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What the people who lived it want you to know

Blood clots can seem like a problem for the elderly or those who don’t get up a lot and move around a little. But potentially fatal clots that form in the deep veins of your body can happen to anyone. Even young and active people can get deep vein thrombosis (DVT). People who have had it have certain things they want you to know:

Blood clots are a serious health problem.

When clots form in your veins, they can rupture, travel through your bloodstream, and get stuck in your lungs. This blocks blood flow to your lungs and can lead to death.

Symptoms are not the same for everyone.

DVTs most often occur in one of your legs. The leg may swell and become hot and red. But that’s not always what happens.

Melissa Day, a 46-year-old physiotherapist in Norfolk, Va., Got up from her seat to disembark from a plane after a long flight and felt pain in her back so intense she thought she might faint. It wasn’t until 3 days later that her leg started to swell.

For Shauntel McCartney, a 48-year-old store manager in Grand Rapids, Minnesota, it was a severely swollen and discolored arm that informed her that something was wrong. “It was purple, red, green and blue from my shoulder to my fingertips and about three times the size of my other arm,” she says.

DVTs don’t just happen to the elderly or the inactive.

Caroline Kelly, now a 33-year-old model and entrepreneur from San Diego, was a 19-year-old football player when she first had DVT. Dana Pellegrino, a New York-based lawyer, was 29 and was training at least three times a week when it happened to her.

“I thought my calves were getting bigger from all the cardio dancing I did,” Pellegrino recalls. “But they were swollen.

Patrice Jones, who runs a personal training and meal preparation service in Forestville, MD, is a self-described health fanatic. At one point, she was running 56 miles a week. She had her first DVT at age 30 and has had a dozen in the 15 years since.

Doctors may not check DVTs early on, especially in young and healthy people.

Doctors may think your symptoms are caused by something else. Kelly and Pellegrino were both sent home the first time they went to a doctor about the leg pain they later learned was a DVT clot. In both cases, doctors speculated it was muscle tension from exercise.

Pellegrino’s doctor told him to come back if the pain got worse. “The next day, the pain in my legs was so bad I could barely get out of bed,” she says.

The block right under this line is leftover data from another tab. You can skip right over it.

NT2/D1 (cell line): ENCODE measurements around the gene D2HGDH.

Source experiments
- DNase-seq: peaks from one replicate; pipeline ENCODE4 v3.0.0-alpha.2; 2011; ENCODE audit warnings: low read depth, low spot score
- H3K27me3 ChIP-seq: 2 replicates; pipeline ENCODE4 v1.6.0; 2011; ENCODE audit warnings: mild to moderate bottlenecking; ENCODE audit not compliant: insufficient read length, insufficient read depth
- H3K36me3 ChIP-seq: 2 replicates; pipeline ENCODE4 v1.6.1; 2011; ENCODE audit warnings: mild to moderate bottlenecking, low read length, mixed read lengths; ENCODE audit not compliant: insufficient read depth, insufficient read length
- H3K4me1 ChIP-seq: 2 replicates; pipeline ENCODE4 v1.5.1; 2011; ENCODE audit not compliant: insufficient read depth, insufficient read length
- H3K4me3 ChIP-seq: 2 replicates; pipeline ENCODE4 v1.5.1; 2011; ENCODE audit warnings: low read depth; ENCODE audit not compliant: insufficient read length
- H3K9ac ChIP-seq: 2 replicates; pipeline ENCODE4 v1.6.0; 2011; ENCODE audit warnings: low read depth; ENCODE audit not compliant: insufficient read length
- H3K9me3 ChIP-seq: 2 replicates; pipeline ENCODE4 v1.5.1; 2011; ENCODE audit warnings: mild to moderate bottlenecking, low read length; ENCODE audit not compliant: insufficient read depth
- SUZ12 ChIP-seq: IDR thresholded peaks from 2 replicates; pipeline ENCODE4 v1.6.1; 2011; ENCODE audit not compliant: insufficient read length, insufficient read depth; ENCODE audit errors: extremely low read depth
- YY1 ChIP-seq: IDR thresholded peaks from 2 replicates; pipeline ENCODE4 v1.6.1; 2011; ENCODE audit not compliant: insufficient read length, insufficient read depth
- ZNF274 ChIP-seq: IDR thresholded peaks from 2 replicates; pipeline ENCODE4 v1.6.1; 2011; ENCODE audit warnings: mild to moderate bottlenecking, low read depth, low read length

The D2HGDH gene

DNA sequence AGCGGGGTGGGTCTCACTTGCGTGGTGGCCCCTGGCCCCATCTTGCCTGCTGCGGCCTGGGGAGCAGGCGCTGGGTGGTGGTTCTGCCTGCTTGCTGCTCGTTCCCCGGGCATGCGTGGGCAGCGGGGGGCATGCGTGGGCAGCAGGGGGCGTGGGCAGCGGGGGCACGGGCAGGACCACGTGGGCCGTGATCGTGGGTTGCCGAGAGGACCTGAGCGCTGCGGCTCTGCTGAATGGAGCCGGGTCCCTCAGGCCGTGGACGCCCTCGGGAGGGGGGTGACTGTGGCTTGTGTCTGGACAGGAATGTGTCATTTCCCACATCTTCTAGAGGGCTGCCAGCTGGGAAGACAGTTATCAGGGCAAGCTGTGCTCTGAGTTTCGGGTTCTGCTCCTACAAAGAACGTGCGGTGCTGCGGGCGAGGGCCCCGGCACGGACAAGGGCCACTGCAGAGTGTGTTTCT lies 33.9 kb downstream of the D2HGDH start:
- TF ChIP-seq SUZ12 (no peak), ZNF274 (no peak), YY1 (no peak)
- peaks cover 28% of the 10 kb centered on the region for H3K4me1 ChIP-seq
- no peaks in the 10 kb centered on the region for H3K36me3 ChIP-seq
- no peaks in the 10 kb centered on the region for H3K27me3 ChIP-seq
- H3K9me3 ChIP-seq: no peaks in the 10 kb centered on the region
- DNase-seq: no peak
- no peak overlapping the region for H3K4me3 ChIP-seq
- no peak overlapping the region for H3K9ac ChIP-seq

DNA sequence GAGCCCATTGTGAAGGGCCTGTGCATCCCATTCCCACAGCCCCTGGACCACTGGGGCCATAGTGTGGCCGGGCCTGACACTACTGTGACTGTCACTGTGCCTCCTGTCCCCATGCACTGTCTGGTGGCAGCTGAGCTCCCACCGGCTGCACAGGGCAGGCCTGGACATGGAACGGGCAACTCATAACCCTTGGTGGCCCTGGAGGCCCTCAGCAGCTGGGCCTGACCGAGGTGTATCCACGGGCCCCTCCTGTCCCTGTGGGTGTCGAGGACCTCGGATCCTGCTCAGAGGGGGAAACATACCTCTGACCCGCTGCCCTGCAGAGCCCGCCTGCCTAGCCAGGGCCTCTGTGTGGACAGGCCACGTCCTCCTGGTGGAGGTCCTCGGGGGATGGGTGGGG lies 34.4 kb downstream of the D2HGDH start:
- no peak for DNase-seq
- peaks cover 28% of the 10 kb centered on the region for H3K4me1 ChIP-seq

Doctors told Day, the physiotherapist in Norfolk, that her back pain would simply pass.

Genetics and many lifestyle factors can increase your risk for DVT.

Being older, overweight, and having an inactive lifestyle are the main risk factors for blood clots, but other problems can increase your risk as well.

Some people inherit genes from their parents that increase their risk of blood clots.

McCartney, the manager of the Grand Rapids store, only learned after her clot that she inherited a variant of the gene, the factor V Leiden mutation, from her father that put her at a higher risk. Even with this mutation, many people go their entire lives without a blood clot. But McCartney had another risk factor: she smoked. Smoking can interfere with circulation and increase the risk of blood clots.

Jones, the personal trainer, also learned that she has an inherited bleeding disorder, thrombophilia, which causes blood to clot unnecessarily.

Birth control that uses hormones to prevent pregnancy, such as the pill, can also increase your risk. A long-haul flight can also be a factor. Day was on the pill when she traveled for 32 hours on vacation with her husband in the Seychelles. It was when the last flight landed that the pain crossed her back. Later, after the doctors figured out that the blood clots were the problem, they learned that she was born with abnormalities in her vascular system that made her prone to clots as well.

Kelly and Pellegrino were also taking the pill. The same week, Pellegrino had the clot, she had two flights of 4 hours and some 2 hours on the road.

After having blood clots, these women stopped using hormonal contraceptives.

You can get them back.

Kelly was tested for all possible genetic bleeding disorders, but all were negative. Yet, 3 years after her first clot, she took a long flight to Hawaii and had another clot.